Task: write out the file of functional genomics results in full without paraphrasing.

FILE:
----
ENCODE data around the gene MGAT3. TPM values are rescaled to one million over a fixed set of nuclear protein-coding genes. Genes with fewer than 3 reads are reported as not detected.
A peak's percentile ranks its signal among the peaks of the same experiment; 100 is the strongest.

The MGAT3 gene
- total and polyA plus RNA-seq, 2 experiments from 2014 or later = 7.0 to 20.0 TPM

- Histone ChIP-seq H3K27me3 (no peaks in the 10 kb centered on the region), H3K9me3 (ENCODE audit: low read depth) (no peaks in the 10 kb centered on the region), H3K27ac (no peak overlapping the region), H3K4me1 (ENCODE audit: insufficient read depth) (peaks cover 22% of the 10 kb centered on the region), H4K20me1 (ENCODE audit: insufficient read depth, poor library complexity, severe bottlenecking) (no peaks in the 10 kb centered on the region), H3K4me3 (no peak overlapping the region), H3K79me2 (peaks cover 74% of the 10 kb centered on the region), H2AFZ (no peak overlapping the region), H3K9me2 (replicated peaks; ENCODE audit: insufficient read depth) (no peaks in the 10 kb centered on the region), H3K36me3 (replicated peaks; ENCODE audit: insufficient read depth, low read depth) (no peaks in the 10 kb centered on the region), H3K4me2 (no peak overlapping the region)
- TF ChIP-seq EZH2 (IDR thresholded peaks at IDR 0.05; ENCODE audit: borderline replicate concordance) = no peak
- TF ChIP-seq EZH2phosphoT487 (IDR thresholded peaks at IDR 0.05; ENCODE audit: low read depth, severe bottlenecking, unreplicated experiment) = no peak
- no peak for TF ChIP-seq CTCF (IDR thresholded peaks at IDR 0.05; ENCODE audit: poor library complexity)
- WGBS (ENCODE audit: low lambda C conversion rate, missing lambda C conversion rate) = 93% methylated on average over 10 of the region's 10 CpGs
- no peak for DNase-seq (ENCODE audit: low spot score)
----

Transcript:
ENCODE data around the gene MGAT3. TPM values are rescaled to one million over a fixed set of nuclear protein-coding genes. Genes with fewer than 3 reads are reported as not detected.
A peak's percentile ranks its signal among the peaks of the same experiment; 100 is the strongest.

The MGAT3 gene
- total and polyA plus RNA-seq, 2 experiments from 2014 or later = 7.0 to 20.0 TPM

- Histone ChIP-seq H3K27me3 (no peaks in the 10 kb centered on the region), H3K9me3 (ENCODE audit: low read depth) (no peaks in the 10 kb centered on the region), H3K27ac (no peak overlapping the region), H3K4me1 (ENCODE audit: insufficient read depth) (peaks cover 22% of the 10 kb centered on the region), H4K20me1 (ENCODE audit: insufficient read depth, poor library complexity, severe bottlenecking) (no peaks in the 10 kb centered on the region), H3K4me3 (no peak overlapping the region), H3K79me2 (peaks cover 74% of the 10 kb centered on the region), H2AFZ (no peak overlapping the region), H3K9me2 (replicated peaks; ENCODE audit: insufficient read depth) (no peaks in the 10 kb centered on the region), H3K36me3 (replicated peaks; ENCODE audit: insufficient read depth, low read depth) (no peaks in the 10 kb centered on the region), H3K4me2 (no peak overlapping the region)
- TF ChIP-seq EZH2 (IDR thresholded peaks at IDR 0.05; ENCODE audit: borderline replicate concordance) = no peak
- TF ChIP-seq EZH2phosphoT487 (IDR thresholded peaks at IDR 0.05; ENCODE audit: low read depth, severe bottlenecking, unreplicated experiment) = no peak
- no peak for TF ChIP-seq CTCF (IDR thresholded peaks at IDR 0.05; ENCODE audit: poor library complexity)
- WGBS (ENCODE audit: low lambda C conversion rate, missing lambda C conversion rate) = 93% methylated on average over 10 of the region's 10 CpGs
- no peak for DNase-seq (ENCODE audit: low spot score)